|Title||Food-web dynamics in the South Catalan Sea ecosystem (NW Mediterranean) for 1978-2003|
|Publication Type||Journal Article|
|Year of Publication||2008|
|Authors||Coll, M, Palomera I, Tudela S, Dowd M|
|Keywords||Catalan Sea, Ecopath with Ecosim, ecosystem indicators, Environmental factors, FISHING IMPACTS, food-web modelling, NW Mediterranean, Trend analysis|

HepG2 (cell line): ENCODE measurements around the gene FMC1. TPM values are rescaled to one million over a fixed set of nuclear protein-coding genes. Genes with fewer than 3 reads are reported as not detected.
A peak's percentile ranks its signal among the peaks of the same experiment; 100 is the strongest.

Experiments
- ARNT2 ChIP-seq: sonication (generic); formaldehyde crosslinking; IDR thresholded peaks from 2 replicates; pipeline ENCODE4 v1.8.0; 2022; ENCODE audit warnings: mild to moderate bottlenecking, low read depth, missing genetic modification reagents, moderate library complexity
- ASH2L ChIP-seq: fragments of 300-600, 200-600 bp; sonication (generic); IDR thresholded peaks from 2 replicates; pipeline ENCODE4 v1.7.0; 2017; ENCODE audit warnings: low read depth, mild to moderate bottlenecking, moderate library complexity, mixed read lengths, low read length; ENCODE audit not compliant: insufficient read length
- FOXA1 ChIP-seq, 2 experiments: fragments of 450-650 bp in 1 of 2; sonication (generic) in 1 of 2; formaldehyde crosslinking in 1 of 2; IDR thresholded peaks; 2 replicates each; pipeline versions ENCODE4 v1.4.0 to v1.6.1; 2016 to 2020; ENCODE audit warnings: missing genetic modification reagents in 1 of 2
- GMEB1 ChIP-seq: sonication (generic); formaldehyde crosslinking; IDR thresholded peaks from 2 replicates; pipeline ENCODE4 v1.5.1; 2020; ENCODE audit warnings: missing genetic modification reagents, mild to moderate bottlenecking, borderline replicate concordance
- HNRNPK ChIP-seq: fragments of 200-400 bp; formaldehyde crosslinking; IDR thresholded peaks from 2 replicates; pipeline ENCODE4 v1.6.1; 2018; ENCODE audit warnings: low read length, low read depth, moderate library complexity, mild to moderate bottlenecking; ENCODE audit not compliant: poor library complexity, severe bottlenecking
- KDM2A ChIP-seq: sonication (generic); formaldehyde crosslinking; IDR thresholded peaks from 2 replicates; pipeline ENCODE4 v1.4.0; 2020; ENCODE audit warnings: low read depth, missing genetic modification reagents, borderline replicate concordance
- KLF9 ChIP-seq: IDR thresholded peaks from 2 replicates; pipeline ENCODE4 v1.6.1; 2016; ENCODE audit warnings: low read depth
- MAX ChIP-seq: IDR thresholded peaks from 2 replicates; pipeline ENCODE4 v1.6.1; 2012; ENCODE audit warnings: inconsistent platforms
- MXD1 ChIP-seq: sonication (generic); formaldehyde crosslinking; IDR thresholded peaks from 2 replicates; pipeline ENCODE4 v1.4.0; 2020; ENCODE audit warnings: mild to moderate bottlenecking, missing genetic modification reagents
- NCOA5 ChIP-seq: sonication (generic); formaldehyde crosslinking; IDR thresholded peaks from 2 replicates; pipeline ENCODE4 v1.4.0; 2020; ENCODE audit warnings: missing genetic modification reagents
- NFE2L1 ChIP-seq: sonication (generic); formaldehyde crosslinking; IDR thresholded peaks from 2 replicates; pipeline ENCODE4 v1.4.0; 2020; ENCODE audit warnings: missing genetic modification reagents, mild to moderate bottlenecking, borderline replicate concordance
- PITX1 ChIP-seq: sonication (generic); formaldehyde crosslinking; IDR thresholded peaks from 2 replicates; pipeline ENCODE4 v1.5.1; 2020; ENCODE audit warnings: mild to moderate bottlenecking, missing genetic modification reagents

An ecosystem model representing the continental shelf and upper slope of the South Catalan Sea (NW Mediterranean) is calibrated and fitted to the available time series data from 1978 to 2003. We use a process-oriented model to explore the extent to which changes in marine resources and the ecosystem were driven by trophic interactions, environmental factors and fishing activities. Fishing effort and fishing mortality are used to drive the model, while observed (absolute and relative) biomasses and catches are compared with the predicted results. A reduction in the sum of the squared deviations of the observed and predicted values of the biomass is used as a metric for calibrating and assessing the fit of the model. A posteriori trophodynamic indicators are used to explore the ecosystem's structural and functional changes from 1978 to 2003, and a generalized least squares regression is used to assess the significance of the predicted trends. In general, a high proportion of the variability in the time series data is explained by the main trophic interactions (37-53%), fishing activities (14%), and indirectly by considering the environment (6-16%), as driving factors. The model's predictions match satisfactorily with the yearly data on the biomass for anglerfish, adult hake, demersal sharks, anchovy and mackerel, which show a statistically significant decrease over time, while the biomass of flatfish and seabirds are observed to increase. Catch data show a significant decrease in anglerfish, demersal sharks, anchovy and sardine, while there is an increase in red mullet, flatfish, juvenile hake and horse mackerel. These changes in biomass are predicted to have direct and indirect impacts on the ecosystem mediated by the trophic web, such as the proliferation of non-commercial species with lower trophic levels (e.g., benthic invertebrates) or higher turnover rates (e.g., cephalopods and benthopelagic fish). This is consistent with anecdotal information from the Mediterranean and is likely caused by trophic cascades due to the removal of demersal and pelagic higher trophic level organisms (predator release), and a decrease in small pelagic fish (competitor release). Trophodynamic indicators suggest a degradation pattern over time: both the mean trophic level of the community (mTLco, excluding primary producers and detritus) and a modified version of Kempton's index of biodiversity decrease with time, while the total flow to detritus and the loss of production due to fishing increase from 1978 to 2003. Additionally, the demersal/pelagic ratio increases due to an overall decrease in the abundance of small pelagic fish in the ecosystem.